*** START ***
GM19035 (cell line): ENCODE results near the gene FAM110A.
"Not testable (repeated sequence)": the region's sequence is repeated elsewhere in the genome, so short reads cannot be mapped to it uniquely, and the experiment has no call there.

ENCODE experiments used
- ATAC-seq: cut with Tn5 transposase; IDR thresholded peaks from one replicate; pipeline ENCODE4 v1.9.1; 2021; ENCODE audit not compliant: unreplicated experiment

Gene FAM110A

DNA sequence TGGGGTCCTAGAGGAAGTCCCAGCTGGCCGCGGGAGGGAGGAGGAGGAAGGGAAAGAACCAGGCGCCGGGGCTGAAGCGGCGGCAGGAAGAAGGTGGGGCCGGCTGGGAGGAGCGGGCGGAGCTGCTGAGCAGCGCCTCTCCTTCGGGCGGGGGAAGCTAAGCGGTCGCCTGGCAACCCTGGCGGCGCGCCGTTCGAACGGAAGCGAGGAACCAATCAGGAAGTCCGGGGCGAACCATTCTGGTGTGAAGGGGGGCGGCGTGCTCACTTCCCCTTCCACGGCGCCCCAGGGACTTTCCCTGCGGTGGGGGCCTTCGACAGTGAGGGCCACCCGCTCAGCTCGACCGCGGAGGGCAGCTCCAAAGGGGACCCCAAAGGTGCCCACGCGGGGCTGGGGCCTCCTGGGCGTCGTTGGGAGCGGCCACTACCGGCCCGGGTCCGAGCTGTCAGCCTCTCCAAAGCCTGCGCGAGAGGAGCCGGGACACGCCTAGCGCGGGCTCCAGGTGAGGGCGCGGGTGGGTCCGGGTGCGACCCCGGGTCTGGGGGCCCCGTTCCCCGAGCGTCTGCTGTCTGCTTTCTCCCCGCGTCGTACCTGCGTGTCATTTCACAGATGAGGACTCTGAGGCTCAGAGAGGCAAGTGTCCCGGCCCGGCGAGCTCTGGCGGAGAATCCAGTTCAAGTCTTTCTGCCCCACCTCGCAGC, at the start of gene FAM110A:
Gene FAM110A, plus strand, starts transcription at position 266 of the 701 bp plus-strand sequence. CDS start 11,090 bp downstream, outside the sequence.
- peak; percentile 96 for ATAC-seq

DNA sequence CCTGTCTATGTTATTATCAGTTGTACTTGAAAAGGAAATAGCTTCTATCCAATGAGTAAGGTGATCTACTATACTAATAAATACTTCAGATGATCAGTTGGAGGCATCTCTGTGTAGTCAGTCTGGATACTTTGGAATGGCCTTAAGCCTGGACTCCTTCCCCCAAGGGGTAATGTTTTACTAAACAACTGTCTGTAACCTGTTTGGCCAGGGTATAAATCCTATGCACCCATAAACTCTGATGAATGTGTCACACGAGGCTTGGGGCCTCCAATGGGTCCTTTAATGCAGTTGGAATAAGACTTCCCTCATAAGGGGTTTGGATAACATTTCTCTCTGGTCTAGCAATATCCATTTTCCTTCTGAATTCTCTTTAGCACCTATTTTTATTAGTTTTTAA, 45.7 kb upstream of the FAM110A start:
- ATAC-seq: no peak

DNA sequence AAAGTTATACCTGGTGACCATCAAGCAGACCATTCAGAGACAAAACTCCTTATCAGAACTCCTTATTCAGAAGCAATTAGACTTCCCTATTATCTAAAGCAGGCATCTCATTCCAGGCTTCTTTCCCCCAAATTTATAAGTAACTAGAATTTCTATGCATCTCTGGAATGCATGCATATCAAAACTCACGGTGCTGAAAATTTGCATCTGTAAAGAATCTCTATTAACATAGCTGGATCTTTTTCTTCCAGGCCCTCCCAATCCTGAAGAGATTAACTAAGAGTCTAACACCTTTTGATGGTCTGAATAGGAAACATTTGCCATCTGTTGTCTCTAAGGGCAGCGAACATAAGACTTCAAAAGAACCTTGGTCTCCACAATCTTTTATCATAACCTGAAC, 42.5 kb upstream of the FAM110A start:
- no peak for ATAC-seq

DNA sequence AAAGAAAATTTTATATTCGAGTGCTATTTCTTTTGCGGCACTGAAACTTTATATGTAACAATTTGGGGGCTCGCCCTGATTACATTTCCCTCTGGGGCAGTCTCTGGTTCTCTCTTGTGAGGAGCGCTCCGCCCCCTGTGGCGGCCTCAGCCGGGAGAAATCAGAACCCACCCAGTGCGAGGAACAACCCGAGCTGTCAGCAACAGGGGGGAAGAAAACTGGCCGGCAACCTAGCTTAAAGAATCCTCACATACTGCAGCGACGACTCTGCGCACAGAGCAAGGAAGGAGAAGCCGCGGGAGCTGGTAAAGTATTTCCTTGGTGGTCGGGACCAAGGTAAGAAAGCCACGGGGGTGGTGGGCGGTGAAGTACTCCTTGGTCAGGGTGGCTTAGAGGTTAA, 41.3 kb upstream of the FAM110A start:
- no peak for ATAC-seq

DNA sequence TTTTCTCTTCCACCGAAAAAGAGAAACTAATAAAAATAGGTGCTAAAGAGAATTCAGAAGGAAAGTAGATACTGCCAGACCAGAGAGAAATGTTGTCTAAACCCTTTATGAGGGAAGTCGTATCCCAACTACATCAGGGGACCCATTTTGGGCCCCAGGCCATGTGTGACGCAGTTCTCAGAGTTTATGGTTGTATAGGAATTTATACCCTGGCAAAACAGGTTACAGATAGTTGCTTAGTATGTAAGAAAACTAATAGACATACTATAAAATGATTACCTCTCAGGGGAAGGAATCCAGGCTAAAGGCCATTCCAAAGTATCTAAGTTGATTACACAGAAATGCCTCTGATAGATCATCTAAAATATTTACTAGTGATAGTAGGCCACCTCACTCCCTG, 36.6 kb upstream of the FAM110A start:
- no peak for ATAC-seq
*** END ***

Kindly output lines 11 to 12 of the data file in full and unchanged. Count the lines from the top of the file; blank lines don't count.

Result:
DNA sequence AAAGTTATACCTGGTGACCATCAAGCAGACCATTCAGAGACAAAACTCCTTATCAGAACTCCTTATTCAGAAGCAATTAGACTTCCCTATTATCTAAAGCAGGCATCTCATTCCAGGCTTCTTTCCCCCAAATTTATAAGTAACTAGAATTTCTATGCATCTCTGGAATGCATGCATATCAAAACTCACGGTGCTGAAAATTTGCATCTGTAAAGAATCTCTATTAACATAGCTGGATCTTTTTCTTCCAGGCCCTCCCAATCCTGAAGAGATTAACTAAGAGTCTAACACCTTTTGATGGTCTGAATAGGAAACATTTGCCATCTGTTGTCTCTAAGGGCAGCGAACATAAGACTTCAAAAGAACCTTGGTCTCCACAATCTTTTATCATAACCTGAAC, 42.5 kb upstream of the FAM110A start:
- no peak for ATAC-seq